• The EU was the fourth largest buyer of Russian fossil fuels in April, purchasing 9% (EUR 1.9 bn) of Russia’s total export earnings. Pipeline gas made up the largest share of the EU’s purchases of Russia’s fossil fuels (40%) followed by crude oil sent via pipeline (30%) and LNG (26%).  
  • Brazil bought EUR 766 mn of Russia’s fossil fuel exports in April, all of which comprised oil products. Brazil’s purchases of Russian fossil fuels made up 4% of Russia’s total export sales. 
  • The EU has granted an exemption for Russian crude oil imported through the southern branch of the Druzhba pipeline to Hungary, Slovakia, and the Czech Republic. Russian pipeline gas and LNG remain unsanctioned. The EU is discussing a ban on the transshipment of Russian LNG to third countries, which could potentially be included in the Union’s 14th sanctions package. 
  • The top five largest Russian fossil fuel importing countries in the EU paid Russia a total of EUR 1.3 billion in April. Member States can continue buying Russian fossil fuels due to exemptions in the sanctions. 
  • Hungary was the largest importer of Russian fossil fuels within the EU in April, importing fossil fuels worth EUR 417 mn. Imports comprised crude oil and gas, delivered via pipelines, valued at EUR 246 mn and EUR 170 mn, respectively.
  • Slovakia was the EU’s second-largest importer of Russian fossil fuels in April, purchasing fossil fuels worth EUR 323 mn. Imports included crude oil valued at EUR 200 mn and gas valued at EUR 123 mn.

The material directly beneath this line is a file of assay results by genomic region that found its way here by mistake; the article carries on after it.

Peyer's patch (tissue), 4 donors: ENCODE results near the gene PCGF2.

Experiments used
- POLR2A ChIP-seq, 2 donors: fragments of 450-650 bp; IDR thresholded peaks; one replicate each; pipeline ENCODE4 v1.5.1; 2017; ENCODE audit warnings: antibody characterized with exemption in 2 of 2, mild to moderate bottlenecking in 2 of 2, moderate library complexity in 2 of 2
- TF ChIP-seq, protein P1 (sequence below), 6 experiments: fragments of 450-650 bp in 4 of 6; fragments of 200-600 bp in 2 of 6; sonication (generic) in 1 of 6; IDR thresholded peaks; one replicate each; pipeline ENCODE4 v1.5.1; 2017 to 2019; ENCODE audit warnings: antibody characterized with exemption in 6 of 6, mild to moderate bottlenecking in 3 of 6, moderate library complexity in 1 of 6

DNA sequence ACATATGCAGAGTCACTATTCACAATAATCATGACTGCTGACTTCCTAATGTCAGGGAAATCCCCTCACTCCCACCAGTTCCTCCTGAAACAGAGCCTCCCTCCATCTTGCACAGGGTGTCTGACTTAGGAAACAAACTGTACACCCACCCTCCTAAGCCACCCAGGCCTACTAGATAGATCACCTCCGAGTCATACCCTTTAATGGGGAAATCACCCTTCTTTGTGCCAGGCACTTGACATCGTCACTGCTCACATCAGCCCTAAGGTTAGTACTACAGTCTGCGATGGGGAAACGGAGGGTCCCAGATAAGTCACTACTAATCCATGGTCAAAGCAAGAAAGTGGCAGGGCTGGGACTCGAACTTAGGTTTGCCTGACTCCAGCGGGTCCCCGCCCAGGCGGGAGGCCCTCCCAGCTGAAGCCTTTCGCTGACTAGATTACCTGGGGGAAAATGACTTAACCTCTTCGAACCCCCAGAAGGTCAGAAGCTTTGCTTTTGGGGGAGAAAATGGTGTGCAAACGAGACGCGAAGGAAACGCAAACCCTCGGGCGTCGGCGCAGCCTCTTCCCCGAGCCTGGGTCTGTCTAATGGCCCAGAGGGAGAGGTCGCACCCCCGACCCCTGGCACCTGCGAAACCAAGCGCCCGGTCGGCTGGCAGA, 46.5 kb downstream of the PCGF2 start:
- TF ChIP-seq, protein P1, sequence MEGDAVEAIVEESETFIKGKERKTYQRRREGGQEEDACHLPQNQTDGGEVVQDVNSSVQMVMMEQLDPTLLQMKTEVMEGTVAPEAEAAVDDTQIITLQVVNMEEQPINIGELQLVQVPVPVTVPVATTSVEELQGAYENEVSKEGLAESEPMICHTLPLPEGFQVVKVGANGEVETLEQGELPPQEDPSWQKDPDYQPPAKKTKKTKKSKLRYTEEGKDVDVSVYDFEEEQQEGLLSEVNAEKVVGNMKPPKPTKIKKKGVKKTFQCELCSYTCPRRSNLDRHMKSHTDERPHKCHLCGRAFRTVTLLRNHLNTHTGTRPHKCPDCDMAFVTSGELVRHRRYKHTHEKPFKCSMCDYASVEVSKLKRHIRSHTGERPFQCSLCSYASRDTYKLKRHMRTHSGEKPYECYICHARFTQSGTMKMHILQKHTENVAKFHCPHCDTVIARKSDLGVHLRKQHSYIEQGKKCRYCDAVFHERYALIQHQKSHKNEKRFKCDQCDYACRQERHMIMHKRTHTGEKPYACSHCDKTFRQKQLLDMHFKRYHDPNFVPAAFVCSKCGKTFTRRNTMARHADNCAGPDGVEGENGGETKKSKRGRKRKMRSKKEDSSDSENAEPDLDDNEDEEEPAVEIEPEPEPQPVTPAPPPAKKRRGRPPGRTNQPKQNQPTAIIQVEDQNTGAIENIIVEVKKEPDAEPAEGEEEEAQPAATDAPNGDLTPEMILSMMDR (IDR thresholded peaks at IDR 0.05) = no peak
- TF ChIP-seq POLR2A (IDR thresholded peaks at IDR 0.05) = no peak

• In April, Italy’s imports of Russian fossil fuels consisted solely of pipeline gas valued at EUR 170 mn. 
  • The Czech Republic ranked as the EU’s fourth-largest importer of Russian fossil fuels, buying crude oil valued at EUR 133 mn and EUR 33 mn of pipeline gas.
  • France was the EU’s fifth-largest importer of Russian fossil fuels. The entirety of their imports consisted of LNG valued at EUR 160 mn.

How are oil prices changing?

  • In April, the average Urals spot price rose 3% month-on-month to stay significantly above the price cap of USD 76.12 per barrel.
  • East Siberia Pacific Ocean (ESPO) prices and Sokol blends of Russian crude oil, primarily associated with Asian markets, rose by 1.6%  and 1.9%, respectively.
  • The discounts on the ESPO grade and Sokol blends remained relatively stable and modest at USD 4.56 per barrel and USD 6.69 per barrel, respectively.       
  • Throughout this period, vessels owned or insured by the G7 and European countries continued to load Russian oil in all Russian port regions where average exported crude oil prices remained above the price cap level. These cases call for further investigation for breach of sanctions.